Astronomers figured out quite a lot about how everything “works” in space, but we are still filling in the gaps. “Planetmaking” is one of these big mysteries. Believe it or now, scientists still don’t have a full and detailed understanding of how planets form.
Take our Solar System, for example. The early theories of the Solar System formation involved mysterious encounters between our Sun and another star (or the Sun and a comet) that led to some of the Sun’s material being extracted to make planets. Later on astronomers came up with an alternative idea that the Sun and the planets form together out of the same proto-”stuff”. This idea became the foundation of the modern theory of planetary formation.
A is for accretion
At present, scientists think that planets form via a process of accretion. This mechanism describes how tiny solid bits that circle around a young star stick together and eventually become a planet. Depending on the size of the building blocks involved, astronomers talk about “pebble accretion” or “planetesimal accretion”.
Despite the attractive simplicity of accretion theory, there are some contradictions and uncertainties that make some astronomers question the validity of the hypothesis.
Luckily, with over 4000 exoplanets recently discovered as well as a big number of “planetary systems in the making” around young stars (that we observe with ALMA radio observatory in Chile), astronomers are finally able to test and improve their theories of how and out of what exactly the planets are made.
Making a planet out of pebbles
Every planetary system starts as a giant cloud of gas and dust. Various events in a cloud’s neighbourhood, such as a nearby supernova explosion, can cause the cloud to collapse onto itself to make a protostar in the center and a protoplanetary disc of gas and dust around it. The solid particles in the spinning disk naturally collide and stick together, accumulating more material and growing in size to form pebbles.
From pebbles to boulders
Now, making a mm-sized pebble this way is easy. Constructing a larger seed – less so. The problem is, bigger bits tend to bounce off or crumble instead of sticking nicely to one another.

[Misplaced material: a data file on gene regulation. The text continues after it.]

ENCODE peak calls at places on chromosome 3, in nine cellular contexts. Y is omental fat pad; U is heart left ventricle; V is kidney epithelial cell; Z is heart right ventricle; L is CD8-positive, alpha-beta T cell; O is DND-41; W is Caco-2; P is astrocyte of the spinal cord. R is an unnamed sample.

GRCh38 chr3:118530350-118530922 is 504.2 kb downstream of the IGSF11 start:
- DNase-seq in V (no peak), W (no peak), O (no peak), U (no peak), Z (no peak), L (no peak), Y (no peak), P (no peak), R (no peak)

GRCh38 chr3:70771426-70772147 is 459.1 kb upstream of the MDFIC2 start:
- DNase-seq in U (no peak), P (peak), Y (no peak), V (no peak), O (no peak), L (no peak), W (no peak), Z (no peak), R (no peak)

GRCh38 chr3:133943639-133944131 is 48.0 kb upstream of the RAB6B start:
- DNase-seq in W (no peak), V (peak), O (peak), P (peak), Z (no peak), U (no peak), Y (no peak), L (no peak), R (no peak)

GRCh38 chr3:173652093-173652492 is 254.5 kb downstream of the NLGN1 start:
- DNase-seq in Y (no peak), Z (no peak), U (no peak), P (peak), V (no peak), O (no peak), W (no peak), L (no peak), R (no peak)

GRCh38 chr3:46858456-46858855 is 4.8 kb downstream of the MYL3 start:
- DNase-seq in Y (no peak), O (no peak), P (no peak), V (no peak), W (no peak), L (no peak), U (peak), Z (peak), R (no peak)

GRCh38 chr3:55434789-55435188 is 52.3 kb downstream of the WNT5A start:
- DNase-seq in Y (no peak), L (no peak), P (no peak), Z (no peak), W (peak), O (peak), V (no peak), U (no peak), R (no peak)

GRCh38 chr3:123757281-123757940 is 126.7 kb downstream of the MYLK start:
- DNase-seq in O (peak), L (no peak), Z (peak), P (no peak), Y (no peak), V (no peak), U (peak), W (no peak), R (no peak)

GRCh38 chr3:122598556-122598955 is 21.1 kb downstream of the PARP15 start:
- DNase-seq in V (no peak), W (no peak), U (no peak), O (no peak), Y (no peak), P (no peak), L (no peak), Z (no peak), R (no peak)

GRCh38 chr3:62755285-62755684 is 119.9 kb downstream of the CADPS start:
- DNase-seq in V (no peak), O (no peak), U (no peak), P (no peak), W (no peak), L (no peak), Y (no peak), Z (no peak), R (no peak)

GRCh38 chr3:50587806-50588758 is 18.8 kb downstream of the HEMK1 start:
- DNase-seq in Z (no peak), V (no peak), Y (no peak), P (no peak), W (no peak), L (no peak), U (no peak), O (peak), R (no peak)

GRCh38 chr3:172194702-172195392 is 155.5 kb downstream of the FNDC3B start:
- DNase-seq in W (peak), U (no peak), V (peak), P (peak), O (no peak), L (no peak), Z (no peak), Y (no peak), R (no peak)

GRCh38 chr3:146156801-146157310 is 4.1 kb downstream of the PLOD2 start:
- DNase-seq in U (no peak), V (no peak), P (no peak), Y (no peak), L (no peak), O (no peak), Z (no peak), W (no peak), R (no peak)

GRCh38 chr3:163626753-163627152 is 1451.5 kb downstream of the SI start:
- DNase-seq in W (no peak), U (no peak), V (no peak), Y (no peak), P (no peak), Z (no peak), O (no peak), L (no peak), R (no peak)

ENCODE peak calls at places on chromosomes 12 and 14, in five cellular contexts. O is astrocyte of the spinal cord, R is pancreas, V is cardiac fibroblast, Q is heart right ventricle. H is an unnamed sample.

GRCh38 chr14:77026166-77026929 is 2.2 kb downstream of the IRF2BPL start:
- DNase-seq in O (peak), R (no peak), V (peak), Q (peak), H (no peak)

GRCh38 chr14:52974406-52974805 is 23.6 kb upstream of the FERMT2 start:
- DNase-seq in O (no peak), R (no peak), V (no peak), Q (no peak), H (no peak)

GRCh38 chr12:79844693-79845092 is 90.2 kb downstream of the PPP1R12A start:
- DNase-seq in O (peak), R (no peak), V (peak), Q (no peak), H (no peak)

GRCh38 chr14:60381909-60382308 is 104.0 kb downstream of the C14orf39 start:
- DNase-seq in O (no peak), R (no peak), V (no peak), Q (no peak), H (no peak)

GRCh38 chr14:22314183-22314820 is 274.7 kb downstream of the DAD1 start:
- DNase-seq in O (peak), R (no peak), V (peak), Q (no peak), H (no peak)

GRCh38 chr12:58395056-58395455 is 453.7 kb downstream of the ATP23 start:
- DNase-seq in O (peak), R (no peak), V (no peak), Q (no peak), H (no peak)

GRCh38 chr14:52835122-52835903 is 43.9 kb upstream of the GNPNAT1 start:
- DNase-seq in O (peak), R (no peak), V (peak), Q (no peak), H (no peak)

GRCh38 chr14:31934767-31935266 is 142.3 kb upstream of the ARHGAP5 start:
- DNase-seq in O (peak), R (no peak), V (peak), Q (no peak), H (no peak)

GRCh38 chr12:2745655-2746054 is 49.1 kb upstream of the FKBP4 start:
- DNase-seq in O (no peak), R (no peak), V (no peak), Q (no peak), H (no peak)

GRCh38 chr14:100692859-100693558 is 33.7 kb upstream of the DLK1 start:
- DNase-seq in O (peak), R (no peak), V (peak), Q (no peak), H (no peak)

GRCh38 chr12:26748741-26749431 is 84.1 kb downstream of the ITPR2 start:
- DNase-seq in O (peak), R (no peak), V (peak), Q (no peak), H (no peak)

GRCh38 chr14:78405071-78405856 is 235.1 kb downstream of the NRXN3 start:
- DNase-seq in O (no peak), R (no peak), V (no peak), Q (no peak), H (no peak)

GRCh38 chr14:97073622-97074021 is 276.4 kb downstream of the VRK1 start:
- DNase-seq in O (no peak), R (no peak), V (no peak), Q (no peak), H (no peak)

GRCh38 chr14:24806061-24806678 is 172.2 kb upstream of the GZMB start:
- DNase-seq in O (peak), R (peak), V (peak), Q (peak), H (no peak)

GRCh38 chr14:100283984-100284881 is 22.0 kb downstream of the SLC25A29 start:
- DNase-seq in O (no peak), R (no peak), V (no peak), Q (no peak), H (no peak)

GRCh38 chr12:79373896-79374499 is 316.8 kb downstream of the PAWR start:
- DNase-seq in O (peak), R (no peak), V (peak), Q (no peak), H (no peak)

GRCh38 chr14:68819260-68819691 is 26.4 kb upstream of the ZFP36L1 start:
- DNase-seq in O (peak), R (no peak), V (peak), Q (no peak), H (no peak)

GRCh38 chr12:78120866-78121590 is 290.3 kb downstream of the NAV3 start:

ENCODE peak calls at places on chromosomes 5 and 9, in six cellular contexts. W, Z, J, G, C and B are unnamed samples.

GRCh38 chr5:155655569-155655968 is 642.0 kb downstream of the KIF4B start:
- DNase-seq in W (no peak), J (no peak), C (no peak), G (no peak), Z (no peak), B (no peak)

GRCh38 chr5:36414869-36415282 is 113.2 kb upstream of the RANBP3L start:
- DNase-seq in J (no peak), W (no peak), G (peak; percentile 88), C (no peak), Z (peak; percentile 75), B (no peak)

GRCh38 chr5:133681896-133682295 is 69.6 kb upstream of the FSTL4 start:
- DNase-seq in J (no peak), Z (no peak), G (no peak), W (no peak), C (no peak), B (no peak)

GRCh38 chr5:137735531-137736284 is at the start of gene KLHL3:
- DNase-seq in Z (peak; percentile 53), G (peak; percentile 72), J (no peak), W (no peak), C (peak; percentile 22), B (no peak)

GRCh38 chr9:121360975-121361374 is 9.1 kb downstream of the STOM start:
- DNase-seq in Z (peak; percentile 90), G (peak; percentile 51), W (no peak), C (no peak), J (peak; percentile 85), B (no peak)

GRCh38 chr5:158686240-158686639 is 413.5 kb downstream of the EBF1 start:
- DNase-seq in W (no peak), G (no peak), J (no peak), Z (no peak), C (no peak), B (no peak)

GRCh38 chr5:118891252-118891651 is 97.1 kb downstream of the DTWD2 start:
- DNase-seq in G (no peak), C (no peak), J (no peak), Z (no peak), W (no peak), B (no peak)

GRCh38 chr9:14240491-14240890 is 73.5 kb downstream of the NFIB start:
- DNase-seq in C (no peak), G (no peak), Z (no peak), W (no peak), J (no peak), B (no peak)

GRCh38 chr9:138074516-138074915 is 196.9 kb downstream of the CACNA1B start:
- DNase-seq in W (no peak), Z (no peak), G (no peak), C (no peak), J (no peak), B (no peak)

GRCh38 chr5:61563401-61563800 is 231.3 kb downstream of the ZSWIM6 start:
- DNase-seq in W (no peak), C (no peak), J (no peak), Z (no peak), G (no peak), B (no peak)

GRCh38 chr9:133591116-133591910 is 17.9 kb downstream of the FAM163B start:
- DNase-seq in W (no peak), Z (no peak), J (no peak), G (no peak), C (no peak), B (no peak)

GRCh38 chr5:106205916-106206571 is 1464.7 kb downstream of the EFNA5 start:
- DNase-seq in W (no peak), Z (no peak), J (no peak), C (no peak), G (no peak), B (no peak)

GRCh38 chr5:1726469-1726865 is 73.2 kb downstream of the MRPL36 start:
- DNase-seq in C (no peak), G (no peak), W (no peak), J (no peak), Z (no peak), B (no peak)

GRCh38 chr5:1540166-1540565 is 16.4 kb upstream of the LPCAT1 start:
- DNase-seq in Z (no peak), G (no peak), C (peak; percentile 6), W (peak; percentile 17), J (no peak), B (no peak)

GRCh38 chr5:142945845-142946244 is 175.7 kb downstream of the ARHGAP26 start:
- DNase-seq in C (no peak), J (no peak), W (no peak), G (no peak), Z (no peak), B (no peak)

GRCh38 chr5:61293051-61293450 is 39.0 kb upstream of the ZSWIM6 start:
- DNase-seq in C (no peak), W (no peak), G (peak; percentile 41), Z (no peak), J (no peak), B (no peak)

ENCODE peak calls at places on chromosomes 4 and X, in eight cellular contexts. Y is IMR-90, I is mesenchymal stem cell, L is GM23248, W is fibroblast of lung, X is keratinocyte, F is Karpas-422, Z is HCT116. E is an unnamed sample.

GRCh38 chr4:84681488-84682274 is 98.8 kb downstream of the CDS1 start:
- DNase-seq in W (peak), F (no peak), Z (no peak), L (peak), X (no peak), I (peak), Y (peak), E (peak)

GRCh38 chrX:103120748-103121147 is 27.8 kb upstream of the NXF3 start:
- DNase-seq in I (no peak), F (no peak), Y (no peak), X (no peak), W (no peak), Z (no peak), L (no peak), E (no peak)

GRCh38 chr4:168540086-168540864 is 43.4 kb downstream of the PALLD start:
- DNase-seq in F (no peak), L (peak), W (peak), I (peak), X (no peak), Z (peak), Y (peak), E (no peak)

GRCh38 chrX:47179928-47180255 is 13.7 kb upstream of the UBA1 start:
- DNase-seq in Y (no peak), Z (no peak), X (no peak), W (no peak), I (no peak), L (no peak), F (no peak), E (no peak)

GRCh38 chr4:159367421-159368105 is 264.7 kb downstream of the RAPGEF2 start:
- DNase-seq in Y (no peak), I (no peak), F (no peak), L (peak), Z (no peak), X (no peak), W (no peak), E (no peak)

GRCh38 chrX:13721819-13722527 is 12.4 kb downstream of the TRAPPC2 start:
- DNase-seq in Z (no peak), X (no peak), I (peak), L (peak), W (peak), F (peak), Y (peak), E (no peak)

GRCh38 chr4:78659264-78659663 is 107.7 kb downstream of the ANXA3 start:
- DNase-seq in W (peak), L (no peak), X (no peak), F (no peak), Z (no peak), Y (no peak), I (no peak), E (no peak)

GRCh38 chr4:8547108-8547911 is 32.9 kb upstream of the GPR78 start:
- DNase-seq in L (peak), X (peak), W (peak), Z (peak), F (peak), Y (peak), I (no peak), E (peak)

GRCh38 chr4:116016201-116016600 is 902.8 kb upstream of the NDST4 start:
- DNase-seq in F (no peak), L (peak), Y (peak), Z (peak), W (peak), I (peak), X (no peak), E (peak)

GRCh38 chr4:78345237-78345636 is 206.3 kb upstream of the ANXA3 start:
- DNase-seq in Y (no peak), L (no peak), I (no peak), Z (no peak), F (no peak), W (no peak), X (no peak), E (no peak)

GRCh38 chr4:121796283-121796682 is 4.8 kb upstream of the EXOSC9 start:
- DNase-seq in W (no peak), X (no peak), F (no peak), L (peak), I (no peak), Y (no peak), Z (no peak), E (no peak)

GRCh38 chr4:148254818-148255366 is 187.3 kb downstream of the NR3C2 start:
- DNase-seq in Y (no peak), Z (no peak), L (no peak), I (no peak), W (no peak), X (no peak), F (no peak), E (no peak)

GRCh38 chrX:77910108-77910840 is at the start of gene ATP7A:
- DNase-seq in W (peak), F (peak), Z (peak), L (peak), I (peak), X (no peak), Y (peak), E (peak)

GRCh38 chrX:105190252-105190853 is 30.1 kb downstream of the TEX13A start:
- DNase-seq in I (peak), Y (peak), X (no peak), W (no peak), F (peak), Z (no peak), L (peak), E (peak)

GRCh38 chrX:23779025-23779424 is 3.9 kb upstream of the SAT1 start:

To explain how pebbles become boulders, or planetesimals, astrophysicists Jeremy Goodman and Andrew Youdin proposed a mechanism they called streaming instability (for more details see paper Streaming Instabilities in Protoplanetary Disks). You can think of streaming instability as a teamwork between gravity and aerodynamic drag. When pebbles travel through the gas in the protoplanetary disc, the drag makes them cluster together. Then they quickly collapse under the force of gravity and make boulders, the seeds of future planets.
Boulders the size of 1 kilometer and over start “sticking” directly to other boulders. Such planetesimal accretion takes a long time, although the biggest boulders tend to grow faster. Additionally, planetesimals accrete more pebbles and gain mass this way too. The biggest of the planetary seeds eventually become cores of the future planets.
Testing the theory
The general theory of the planet formation took shape back in the 80s. Yet many of its fine details, starting with how planetesimals form, we still do not understand.
Streaming instability is a relatively new concept. It is widely accepted and just as widely criticized. Will the future observations confirm it or dismiss it in favor of some new theory? We’ll see.
Pebble and boulder accretion seems to be in agreement with both observational data and numerical simulations. We observe the results of its work, such as prograge spin of the planets (see Spinning up planetary bodies by pebble accretion) and Jupiter’s “birth” (see The formation of Jupiter by hybrid pebble-planetesimal accretion) in the present-day Solar System, .
As we begin to study other “Solar Systems” and especially protoplanetary discs around young stars (where planets are being born as we speak), we begin to fill in blank spaces in out theory. One day we will know exactly how to build a planet! Or the whole planetary system!
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